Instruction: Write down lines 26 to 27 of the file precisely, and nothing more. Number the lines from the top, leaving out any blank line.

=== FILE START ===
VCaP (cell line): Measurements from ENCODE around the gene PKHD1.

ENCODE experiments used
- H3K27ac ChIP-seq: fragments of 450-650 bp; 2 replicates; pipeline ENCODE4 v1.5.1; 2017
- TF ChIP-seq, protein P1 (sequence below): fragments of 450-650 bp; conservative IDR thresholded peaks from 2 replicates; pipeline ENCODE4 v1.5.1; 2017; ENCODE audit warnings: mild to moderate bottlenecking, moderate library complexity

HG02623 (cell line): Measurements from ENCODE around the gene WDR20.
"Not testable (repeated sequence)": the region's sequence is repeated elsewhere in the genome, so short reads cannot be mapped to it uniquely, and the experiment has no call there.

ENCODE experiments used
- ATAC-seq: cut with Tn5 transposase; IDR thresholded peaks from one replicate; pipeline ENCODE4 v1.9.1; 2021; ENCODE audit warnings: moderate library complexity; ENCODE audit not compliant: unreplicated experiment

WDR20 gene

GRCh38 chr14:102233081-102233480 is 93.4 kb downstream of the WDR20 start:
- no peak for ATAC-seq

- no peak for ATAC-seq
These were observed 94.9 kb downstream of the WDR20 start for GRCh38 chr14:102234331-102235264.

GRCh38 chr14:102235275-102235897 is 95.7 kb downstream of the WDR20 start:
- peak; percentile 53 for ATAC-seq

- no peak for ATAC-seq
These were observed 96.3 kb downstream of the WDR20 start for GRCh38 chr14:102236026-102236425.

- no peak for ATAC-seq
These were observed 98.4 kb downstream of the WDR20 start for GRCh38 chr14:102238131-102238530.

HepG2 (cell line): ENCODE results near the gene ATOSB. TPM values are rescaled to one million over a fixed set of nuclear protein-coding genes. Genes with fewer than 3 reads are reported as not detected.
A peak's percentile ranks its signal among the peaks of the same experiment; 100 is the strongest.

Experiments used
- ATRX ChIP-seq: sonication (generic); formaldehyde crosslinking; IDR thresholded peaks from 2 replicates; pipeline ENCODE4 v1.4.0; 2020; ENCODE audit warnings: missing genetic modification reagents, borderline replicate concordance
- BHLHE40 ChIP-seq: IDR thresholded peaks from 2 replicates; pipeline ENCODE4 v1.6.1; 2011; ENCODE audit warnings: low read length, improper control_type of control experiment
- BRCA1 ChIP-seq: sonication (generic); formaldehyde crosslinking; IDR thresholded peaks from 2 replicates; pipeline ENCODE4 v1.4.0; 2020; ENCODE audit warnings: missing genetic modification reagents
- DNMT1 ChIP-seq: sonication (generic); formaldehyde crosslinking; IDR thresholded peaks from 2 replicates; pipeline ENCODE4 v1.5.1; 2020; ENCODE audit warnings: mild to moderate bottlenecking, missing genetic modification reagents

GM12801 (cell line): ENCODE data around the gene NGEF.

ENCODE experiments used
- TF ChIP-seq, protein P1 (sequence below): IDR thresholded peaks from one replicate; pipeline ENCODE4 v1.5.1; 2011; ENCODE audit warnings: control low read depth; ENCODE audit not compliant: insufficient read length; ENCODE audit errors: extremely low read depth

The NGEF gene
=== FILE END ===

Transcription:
- DNMT1 ChIP-seq: sonication (generic); formaldehyde crosslinking; IDR thresholded peaks from 2 replicates; pipeline ENCODE4 v1.5.1; 2020; ENCODE audit warnings: mild to moderate bottlenecking, missing genetic modification reagents

GM12801 (cell line): ENCODE data around the gene NGEF.